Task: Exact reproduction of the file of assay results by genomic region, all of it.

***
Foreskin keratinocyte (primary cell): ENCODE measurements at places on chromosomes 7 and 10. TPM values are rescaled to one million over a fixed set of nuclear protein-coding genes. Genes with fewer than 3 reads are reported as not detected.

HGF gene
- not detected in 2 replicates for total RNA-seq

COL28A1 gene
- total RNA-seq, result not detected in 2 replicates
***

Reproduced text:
Foreskin keratinocyte (primary cell): ENCODE measurements at places on chromosomes 7 and 10. TPM values are rescaled to one million over a fixed set of nuclear protein-coding genes. Genes with fewer than 3 reads are reported as not detected.

HGF gene
- not detected in 2 replicates for total RNA-seq

COL28A1 gene
- total RNA-seq, result not detected in 2 replicates